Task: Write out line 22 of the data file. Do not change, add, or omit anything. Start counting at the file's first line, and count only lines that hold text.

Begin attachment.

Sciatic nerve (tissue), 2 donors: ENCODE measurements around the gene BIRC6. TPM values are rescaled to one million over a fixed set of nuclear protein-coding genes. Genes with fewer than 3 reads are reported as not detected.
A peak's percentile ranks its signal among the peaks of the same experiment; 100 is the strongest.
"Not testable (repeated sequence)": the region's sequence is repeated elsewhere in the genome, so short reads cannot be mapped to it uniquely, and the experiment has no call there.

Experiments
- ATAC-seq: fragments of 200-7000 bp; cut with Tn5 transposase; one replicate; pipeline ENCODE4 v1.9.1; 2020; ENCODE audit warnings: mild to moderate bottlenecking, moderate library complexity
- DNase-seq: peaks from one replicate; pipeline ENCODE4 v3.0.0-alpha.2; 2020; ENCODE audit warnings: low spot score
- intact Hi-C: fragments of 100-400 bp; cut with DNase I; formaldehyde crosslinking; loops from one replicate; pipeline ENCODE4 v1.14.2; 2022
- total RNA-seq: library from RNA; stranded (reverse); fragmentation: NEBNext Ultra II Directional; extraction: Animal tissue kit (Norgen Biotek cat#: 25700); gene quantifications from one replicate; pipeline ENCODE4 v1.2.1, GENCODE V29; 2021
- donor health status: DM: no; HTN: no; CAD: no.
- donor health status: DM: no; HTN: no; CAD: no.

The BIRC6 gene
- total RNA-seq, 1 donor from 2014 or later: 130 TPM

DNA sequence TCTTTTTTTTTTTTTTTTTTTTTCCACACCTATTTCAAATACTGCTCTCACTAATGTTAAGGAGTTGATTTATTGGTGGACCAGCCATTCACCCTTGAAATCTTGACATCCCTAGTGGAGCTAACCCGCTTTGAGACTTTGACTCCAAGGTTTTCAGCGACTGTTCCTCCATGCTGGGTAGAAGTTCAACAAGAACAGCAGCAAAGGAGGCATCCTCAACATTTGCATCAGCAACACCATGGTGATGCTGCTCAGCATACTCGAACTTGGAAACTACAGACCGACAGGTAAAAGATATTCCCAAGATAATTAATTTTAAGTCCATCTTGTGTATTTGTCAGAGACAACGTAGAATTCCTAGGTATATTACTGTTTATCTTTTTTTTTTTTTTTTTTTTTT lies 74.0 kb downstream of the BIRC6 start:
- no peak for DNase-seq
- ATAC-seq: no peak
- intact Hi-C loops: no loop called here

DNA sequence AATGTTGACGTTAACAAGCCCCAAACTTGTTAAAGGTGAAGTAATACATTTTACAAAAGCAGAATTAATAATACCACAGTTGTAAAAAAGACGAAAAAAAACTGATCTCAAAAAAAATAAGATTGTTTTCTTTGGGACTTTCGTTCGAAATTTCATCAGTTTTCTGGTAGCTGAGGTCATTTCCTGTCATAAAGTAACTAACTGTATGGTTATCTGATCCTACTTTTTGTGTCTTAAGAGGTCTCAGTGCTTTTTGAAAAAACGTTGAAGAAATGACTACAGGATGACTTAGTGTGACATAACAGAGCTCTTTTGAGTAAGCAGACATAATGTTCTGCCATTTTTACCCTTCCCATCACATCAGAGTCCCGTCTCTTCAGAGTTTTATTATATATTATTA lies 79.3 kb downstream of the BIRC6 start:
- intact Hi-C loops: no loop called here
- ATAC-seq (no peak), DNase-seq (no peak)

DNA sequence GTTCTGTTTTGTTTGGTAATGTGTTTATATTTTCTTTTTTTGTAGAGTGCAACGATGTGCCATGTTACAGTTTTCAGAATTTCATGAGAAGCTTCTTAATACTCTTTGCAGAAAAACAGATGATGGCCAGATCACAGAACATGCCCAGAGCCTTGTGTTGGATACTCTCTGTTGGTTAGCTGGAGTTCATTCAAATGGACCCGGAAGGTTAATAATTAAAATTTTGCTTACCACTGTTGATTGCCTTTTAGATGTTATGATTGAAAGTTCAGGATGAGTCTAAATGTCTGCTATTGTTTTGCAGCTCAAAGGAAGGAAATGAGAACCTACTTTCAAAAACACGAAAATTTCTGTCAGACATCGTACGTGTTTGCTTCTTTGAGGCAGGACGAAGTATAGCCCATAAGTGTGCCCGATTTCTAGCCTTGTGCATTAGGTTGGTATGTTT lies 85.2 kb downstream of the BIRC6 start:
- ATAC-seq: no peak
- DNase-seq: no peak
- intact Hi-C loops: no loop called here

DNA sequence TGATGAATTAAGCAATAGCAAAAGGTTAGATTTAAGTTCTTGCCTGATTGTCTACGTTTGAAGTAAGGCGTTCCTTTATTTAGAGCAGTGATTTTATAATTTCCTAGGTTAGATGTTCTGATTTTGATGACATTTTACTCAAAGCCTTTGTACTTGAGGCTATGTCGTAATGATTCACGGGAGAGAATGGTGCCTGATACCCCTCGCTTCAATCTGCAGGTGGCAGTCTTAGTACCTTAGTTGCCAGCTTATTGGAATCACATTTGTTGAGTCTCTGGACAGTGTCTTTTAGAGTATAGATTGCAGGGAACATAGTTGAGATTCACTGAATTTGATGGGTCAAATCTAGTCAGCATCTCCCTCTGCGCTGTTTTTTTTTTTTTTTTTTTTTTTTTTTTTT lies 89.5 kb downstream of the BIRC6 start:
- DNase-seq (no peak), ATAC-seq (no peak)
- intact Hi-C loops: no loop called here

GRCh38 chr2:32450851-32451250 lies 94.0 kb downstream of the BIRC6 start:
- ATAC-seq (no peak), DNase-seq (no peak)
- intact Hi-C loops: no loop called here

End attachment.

- DNase-seq: no peak